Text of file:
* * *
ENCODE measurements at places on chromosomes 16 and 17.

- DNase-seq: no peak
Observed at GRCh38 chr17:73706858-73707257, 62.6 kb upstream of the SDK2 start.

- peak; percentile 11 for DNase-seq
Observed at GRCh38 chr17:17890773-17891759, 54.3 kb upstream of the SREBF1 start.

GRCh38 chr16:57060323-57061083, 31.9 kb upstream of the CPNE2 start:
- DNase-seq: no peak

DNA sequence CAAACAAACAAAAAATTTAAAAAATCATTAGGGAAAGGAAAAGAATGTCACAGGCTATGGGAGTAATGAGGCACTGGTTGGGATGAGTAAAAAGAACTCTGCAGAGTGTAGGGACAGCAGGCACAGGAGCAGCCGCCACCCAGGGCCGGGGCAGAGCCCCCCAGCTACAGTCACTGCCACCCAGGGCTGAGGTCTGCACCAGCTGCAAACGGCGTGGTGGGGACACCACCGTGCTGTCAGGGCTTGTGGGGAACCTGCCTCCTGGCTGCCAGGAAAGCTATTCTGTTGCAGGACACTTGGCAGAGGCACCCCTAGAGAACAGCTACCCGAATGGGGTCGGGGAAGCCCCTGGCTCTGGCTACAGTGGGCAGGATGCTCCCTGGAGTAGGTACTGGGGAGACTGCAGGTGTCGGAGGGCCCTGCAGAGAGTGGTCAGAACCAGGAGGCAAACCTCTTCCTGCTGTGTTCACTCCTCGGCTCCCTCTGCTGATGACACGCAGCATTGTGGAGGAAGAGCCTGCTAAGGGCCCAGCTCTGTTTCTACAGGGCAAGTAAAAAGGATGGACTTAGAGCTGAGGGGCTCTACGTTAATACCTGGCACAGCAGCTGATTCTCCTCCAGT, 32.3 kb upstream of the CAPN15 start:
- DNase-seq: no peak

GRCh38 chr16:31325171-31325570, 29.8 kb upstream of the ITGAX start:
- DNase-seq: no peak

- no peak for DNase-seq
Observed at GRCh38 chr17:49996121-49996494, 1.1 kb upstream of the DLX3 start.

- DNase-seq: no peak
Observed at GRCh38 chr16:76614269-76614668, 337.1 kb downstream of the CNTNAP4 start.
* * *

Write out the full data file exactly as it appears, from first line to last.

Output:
ENCODE measurements at places on chromosomes 16 and 17.

- DNase-seq: no peak
Observed at GRCh38 chr17:73706858-73707257, 62.6 kb upstream of the SDK2 start.

- peak; percentile 11 for DNase-seq
Observed at GRCh38 chr17:17890773-17891759, 54.3 kb upstream of the SREBF1 start.

GRCh38 chr16:57060323-57061083, 31.9 kb upstream of the CPNE2 start:
- DNase-seq: no peak

DNA sequence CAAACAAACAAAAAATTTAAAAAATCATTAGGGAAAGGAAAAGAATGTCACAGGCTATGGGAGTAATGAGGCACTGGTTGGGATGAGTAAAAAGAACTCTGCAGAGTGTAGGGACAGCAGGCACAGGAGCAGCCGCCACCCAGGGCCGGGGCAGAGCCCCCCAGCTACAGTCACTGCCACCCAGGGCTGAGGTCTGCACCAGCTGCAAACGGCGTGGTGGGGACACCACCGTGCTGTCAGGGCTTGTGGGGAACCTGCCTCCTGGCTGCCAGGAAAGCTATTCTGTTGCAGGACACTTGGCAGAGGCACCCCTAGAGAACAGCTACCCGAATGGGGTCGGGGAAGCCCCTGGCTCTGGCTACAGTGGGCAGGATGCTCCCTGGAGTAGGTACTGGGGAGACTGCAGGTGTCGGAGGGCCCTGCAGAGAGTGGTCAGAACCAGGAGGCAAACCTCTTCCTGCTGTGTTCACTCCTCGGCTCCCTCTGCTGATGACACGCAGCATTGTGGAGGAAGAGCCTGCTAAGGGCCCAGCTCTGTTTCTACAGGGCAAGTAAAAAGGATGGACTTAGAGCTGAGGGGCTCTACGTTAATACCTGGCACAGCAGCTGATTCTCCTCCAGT, 32.3 kb upstream of the CAPN15 start:
- DNase-seq: no peak

GRCh38 chr16:31325171-31325570, 29.8 kb upstream of the ITGAX start:
- DNase-seq: no peak

- no peak for DNase-seq
Observed at GRCh38 chr17:49996121-49996494, 1.1 kb upstream of the DLX3 start.

- DNase-seq: no peak
Observed at GRCh38 chr16:76614269-76614668, 337.1 kb downstream of the CNTNAP4 start.